On his Wednesday evening Fox News show, Tucker Carlson scorched MSNBC's Joy Reid, described at the New York Times in February as a "Heroine of the Resistance," for claiming that 12 year-old posts at her now-defunct blog were somehow retroactively hacked to make her look even more bigoted against homosexual behavior than the posts she admitted to writing in 2007-2009 back in December.
Wednesday afternoon, MSNBC’s Rachel Maddow gave an interview to the Associated Press defending her actions following her epic fail regarding the tease and reveal of President Trump’s 2005 tax returns by blaming viewers for overblowing the revelation.
Associated Press media reporter David Bauder wrote a story Tuesday that overwhelmingly praised CBS Evening News anchor Scott Pelley for being a “blunt evaluator” of President Trump. Most of the story channels the bizarre idea that these blunt evaluations are somehow not the opposite of an objective method. The lowest point is this completely untrue and unhistorical comment by former CNN reporter Mark Feldstein: "It's striking because it's such a departure from the traditional norm of objectivity that serious news anchors have always gone for over the last few generations."
One of the more amusing yet pathetic spectacles of the Trump administration’s early weeks — the ongoing establishment press fury at the richly deserved lack of respect it is getting from the President and his press secretary — neared meltdown yesterday. This occurred because Donald Trump wasn't asked a question everyone knew he wouldn't answer if asked about Michael Flynn at a joint press conference with Canadian Prime Minister Justin Trudeau. On Monday, Scott Whitlock at NewsBusters covered the joint temper tantrum/pity party at MSNBC in which Brian Williams — that's right, "Mr. Madeup Stories" himself — and Katy Tur engaged. CNN, CNN.com, the Washington Post, the New York Times, the Associated Press and others joined the roster of not so fine whiners.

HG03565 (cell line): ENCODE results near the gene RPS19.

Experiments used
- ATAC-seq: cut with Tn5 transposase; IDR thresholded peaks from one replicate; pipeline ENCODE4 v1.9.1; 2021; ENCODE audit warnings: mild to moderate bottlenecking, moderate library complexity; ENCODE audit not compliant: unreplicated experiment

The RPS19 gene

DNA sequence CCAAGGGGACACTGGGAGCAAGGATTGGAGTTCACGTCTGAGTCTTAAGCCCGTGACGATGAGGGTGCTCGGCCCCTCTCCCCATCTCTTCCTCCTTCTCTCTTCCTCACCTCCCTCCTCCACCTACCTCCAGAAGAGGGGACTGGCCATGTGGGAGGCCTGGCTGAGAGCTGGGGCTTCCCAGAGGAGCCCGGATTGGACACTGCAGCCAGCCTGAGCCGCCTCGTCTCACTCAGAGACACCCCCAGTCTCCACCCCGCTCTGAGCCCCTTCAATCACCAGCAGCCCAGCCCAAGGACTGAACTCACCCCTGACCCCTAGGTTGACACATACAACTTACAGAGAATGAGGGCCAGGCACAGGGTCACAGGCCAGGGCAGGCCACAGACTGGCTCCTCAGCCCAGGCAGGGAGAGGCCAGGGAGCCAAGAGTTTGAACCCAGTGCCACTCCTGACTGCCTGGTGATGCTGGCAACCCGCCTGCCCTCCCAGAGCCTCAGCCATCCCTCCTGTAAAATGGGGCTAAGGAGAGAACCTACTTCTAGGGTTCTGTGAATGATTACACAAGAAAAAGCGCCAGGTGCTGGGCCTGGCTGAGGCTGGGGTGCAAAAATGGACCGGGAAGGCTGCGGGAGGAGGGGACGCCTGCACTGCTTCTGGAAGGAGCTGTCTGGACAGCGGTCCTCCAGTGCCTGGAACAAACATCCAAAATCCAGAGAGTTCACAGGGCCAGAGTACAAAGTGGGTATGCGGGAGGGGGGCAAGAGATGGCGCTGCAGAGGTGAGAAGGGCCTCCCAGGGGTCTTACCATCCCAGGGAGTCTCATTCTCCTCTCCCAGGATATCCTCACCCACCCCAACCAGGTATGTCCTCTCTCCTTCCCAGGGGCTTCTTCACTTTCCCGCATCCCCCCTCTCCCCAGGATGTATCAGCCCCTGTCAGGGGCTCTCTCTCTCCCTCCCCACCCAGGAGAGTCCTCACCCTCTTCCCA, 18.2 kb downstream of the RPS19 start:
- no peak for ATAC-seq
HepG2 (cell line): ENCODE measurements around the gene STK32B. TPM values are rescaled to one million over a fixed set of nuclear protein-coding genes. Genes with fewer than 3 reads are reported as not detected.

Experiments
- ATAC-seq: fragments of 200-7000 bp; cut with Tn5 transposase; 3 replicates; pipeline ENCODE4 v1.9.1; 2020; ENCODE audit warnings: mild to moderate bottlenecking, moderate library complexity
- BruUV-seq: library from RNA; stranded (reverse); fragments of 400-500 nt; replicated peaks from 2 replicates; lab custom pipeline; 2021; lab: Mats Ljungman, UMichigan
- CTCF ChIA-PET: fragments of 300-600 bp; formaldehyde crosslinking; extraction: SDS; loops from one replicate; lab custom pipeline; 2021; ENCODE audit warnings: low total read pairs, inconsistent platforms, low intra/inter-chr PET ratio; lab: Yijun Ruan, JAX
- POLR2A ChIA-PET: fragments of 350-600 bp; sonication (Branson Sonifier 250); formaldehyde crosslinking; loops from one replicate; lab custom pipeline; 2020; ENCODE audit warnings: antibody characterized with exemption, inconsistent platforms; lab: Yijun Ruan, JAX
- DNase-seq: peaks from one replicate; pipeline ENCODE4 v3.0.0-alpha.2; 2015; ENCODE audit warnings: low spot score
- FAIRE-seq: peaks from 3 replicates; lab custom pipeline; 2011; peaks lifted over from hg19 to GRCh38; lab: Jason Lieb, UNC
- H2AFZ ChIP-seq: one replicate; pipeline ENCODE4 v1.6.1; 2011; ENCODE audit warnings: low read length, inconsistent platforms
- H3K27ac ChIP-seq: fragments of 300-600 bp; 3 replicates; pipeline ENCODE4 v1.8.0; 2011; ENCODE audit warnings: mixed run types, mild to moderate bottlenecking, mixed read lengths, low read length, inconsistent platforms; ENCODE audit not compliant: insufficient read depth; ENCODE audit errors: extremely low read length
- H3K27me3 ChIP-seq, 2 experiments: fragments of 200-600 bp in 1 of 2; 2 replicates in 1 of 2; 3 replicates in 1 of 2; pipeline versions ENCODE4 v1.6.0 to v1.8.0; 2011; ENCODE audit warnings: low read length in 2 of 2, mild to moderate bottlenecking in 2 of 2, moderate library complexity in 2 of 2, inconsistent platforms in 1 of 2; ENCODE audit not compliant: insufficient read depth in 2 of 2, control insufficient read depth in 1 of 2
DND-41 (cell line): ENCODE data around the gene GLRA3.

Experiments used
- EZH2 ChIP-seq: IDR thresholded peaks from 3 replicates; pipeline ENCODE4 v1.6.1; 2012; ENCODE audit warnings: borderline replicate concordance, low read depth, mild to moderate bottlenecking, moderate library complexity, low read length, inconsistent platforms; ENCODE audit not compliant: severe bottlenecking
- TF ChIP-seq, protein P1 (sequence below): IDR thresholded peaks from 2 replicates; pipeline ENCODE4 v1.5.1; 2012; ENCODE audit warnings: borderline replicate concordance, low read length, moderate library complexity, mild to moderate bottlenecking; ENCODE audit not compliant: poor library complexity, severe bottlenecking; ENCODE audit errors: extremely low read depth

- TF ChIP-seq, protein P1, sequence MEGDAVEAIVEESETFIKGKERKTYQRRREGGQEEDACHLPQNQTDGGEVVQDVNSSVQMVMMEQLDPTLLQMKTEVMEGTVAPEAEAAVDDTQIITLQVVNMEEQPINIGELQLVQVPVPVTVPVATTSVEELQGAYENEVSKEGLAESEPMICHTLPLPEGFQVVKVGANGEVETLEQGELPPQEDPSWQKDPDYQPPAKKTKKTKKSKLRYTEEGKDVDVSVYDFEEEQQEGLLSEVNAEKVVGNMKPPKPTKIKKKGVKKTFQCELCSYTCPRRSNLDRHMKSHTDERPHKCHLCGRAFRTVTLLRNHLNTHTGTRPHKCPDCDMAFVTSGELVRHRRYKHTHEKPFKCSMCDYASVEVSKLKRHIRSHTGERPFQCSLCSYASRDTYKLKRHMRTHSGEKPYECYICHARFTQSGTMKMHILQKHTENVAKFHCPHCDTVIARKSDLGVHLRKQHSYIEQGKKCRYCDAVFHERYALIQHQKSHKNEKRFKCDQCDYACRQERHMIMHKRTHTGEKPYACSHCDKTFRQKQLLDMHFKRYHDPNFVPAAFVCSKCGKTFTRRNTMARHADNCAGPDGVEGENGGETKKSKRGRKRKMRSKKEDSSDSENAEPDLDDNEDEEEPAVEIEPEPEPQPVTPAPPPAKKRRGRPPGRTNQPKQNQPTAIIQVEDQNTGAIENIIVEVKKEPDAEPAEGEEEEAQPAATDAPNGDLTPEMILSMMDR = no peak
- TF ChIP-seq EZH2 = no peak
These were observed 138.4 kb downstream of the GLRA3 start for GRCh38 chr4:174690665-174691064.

In the course of presenting what is apparently one story in a series of several on a "Divided America," David Bauder at the Associated Press portrayed two Americans with largely different news consumption habits. Though the theme of Bauder's Thursday morning report was about how Americans are "retreat(ing) into tribes of like-minded people who get news filtered through particular world views," the two people he presented "don't rely exclusively on partisan media," and go elsewhere "to hear opposing viewpoints." This essentially contradicted his attempted primary point, which is that Americans are supposedly, as his story's headline reads, "Constructing our own intellectual ghettos."
The press has consumed many barrels of ink and gigs of bandwidth providing free promotion for the eminently misnamed movie Truth, thus far virtually for naught.
On Thursday, the Associated Press's David Bauder did his part to generate interest by pretending, despite obviously forged documents and a virtually complete lack of anything resembling corroborating evidence, that what Dan Rather and Mary Mapes reported in 2004 about George W. Bush's Texas Air National Guard service might, as those two miscreants formerly employed by CBS still insist, be accurate.